1% Pledge – Giving Back Affiliate program
Joanna: And look we’ve almost run out of time on this episode, but I just really want to briefly cover, I saw when we started talking you were wearing the 1 percent top bar. And you know I think we’ve got some values that really align. Can you talk about what the 1 percent is and how Bonjoro approaches this concept of giving as part of a community?
Matt: So the one who started the pledge was started by Atlassian, Hill Know and Salesforce as well. And many years ago, they decided to put one percent of their company into a funds. If they ever sold, they would have some money to go and do good with in the world. They then went a step further and they start giving one percent of profit, one percent of products and one percent of employee time. It was doing good. That’s started to grow especially in recent years.
We picked that quite a while ago one of the spokespeople here in Sydney. What we do is we put one percent of the equity away. So when we go to IPO one day you know when the last I’ve heard they had a 60 million dollar fund and they’ve gone and basically tackled I think female education in the Philippines and a after one thing and that and that and they’re doing it and changing it is amazing. But you know the other thing is just giving products to social causes, giving employees time say five days a year your employees get to go and work on causes that they want to work on or you get to go as a team and help a company or do something good, giving away profits as well to support things.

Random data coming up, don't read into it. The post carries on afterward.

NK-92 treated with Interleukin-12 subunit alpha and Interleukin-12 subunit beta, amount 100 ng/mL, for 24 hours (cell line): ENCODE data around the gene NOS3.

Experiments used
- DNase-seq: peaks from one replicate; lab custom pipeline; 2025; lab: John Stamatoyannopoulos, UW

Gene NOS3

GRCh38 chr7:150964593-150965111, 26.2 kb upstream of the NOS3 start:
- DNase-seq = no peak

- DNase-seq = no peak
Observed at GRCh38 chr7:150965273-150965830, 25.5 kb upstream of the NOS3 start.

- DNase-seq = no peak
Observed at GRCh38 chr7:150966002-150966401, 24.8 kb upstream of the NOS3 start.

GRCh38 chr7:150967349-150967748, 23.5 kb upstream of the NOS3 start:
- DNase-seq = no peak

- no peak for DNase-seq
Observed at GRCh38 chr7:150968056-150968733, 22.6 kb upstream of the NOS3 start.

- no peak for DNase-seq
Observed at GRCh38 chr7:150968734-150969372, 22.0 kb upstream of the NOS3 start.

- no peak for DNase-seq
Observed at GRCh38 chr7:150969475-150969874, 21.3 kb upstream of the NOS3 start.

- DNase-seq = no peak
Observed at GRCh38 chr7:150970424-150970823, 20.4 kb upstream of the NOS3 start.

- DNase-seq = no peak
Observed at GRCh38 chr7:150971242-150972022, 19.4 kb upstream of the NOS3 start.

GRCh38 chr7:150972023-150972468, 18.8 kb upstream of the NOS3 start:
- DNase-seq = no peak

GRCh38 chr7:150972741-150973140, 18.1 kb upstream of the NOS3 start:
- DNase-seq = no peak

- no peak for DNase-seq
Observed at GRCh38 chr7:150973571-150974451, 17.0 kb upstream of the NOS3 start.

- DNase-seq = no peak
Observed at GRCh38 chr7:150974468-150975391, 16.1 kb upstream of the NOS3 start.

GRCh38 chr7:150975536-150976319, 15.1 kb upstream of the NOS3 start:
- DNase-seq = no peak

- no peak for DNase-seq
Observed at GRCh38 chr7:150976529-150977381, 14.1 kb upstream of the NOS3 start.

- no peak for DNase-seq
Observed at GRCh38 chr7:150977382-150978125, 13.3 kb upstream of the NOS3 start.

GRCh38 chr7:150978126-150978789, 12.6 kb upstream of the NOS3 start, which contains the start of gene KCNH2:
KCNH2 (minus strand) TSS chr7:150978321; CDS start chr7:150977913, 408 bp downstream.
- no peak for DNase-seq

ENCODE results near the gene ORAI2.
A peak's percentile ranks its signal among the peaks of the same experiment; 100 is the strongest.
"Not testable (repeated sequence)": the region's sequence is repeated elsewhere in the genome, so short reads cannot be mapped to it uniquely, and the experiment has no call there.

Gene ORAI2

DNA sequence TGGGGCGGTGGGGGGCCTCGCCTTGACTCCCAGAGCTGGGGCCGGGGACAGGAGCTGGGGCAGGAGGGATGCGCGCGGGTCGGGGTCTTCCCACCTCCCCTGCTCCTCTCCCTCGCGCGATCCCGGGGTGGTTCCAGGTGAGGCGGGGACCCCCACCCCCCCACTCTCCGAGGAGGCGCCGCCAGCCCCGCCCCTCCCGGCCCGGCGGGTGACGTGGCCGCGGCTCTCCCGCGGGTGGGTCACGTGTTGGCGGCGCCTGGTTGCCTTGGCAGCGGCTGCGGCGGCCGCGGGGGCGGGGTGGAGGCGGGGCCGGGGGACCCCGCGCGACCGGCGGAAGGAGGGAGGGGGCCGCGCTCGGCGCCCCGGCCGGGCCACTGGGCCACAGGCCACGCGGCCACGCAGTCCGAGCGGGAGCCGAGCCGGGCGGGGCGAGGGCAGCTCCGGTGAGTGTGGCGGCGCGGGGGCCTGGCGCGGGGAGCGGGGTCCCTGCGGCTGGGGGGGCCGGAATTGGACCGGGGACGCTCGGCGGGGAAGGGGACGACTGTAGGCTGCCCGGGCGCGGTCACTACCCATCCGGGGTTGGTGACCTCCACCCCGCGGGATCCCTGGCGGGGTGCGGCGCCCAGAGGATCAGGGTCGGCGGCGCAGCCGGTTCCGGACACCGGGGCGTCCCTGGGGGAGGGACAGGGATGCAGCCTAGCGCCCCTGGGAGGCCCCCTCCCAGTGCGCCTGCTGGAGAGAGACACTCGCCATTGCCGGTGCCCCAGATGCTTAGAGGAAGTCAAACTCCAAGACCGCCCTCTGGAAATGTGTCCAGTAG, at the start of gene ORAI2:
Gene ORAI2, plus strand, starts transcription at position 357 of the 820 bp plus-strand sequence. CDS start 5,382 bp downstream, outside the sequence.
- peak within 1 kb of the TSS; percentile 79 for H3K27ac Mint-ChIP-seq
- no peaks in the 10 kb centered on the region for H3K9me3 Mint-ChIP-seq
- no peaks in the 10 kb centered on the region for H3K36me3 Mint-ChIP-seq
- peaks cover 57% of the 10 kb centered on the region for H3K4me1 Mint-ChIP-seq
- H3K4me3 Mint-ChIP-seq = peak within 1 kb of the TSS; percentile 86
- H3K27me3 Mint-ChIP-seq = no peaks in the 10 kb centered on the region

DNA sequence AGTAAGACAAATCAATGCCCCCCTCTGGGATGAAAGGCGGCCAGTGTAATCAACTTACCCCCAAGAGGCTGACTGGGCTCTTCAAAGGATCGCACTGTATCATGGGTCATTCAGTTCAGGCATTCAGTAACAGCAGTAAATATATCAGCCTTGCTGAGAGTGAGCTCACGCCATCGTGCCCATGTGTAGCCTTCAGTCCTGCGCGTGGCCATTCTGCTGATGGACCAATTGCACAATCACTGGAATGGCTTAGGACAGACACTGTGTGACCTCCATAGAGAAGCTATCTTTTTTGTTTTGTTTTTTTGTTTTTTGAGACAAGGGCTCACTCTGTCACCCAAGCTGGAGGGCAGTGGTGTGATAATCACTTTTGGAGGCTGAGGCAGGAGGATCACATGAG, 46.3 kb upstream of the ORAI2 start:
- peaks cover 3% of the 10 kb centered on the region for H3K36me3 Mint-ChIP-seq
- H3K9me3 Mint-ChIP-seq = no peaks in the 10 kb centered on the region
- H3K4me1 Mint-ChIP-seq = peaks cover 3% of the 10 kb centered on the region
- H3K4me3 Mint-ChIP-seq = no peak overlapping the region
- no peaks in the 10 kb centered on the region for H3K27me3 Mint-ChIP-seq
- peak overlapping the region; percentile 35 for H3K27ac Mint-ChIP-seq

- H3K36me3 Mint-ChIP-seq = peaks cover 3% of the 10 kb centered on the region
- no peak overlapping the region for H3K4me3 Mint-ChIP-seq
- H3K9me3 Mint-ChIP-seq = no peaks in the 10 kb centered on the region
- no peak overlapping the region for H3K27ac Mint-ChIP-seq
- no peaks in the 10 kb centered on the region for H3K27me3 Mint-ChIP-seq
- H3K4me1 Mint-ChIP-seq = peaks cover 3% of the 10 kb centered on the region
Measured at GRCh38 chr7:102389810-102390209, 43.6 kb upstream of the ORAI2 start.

I think that the most important thing here to remember is this is not something to deal when you make a hundred million dollars. And it’s so easy to fall into that trap and especially with younger founders. More than anything, you know, when you’re in your 20s and stuff, you should be starting for small hoots and it might not feel like you have a huge impact. But the point is it then becomes a part of your culture, it becomes part of what everyone does, it becomes part of what is expected. And when you do get to, if you can Salesforce a size, I think Salesforce was saying that they had 35,000 charities that they support.